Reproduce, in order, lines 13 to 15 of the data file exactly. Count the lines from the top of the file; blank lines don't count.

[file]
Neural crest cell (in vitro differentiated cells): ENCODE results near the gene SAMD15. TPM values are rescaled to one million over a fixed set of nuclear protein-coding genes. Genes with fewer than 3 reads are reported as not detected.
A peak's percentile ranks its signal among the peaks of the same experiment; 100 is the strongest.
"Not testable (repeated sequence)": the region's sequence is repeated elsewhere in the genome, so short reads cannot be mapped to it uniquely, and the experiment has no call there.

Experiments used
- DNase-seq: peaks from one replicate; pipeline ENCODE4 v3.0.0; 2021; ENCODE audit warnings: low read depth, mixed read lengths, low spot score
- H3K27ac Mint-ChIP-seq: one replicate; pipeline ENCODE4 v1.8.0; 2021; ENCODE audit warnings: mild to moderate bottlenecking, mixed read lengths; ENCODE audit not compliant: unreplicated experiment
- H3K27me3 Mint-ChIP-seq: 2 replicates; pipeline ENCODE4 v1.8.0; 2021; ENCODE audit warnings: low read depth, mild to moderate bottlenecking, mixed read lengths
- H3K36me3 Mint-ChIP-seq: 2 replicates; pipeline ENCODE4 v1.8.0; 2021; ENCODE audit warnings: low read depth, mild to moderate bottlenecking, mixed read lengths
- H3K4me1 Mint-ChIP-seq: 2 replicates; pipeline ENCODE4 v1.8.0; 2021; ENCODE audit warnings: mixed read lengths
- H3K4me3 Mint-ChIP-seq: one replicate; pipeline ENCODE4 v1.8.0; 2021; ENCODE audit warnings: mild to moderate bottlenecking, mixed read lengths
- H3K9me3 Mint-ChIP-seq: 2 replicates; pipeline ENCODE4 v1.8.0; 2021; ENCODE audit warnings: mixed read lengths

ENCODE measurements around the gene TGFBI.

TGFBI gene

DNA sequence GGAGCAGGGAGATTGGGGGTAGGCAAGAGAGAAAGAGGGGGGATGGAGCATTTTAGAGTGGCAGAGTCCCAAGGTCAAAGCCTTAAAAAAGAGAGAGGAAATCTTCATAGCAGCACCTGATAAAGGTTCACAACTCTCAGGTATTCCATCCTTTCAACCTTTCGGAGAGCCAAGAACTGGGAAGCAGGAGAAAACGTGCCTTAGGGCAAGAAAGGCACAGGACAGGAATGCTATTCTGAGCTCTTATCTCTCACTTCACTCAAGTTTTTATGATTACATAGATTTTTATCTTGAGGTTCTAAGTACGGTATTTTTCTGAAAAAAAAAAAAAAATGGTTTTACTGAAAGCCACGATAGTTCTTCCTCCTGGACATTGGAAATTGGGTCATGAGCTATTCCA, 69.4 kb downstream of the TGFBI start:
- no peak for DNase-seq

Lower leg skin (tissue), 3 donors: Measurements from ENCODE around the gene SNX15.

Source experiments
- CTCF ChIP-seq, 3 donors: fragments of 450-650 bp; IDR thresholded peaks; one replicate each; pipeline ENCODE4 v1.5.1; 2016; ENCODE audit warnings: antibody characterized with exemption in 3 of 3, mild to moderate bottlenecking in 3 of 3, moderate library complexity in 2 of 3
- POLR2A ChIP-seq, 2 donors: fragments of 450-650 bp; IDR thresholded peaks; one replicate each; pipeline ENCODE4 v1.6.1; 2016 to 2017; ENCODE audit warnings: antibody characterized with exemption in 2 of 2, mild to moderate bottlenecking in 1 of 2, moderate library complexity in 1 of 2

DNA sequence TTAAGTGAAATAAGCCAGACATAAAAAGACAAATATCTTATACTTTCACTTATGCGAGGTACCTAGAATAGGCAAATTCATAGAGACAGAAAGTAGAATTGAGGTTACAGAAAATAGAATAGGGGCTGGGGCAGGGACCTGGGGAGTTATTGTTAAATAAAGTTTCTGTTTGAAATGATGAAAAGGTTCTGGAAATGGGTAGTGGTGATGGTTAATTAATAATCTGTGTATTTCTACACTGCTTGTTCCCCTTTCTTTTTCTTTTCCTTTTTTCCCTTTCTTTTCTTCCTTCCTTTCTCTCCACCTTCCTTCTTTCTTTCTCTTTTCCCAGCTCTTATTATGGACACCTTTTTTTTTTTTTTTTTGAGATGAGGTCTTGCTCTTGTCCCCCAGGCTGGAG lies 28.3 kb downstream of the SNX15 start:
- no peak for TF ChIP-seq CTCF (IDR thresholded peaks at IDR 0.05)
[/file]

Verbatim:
TGFBI gene

DNA sequence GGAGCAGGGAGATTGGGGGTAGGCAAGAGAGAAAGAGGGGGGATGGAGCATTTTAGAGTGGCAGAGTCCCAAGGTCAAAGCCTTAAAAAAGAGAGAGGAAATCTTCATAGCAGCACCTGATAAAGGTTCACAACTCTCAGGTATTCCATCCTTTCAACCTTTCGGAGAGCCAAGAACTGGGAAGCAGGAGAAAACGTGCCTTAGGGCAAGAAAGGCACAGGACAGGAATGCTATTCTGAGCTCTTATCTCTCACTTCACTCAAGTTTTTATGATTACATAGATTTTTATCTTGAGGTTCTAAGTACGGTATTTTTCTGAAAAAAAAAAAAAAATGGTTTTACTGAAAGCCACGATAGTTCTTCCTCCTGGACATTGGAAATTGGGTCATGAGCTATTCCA, 69.4 kb downstream of the TGFBI start:
- no peak for DNase-seq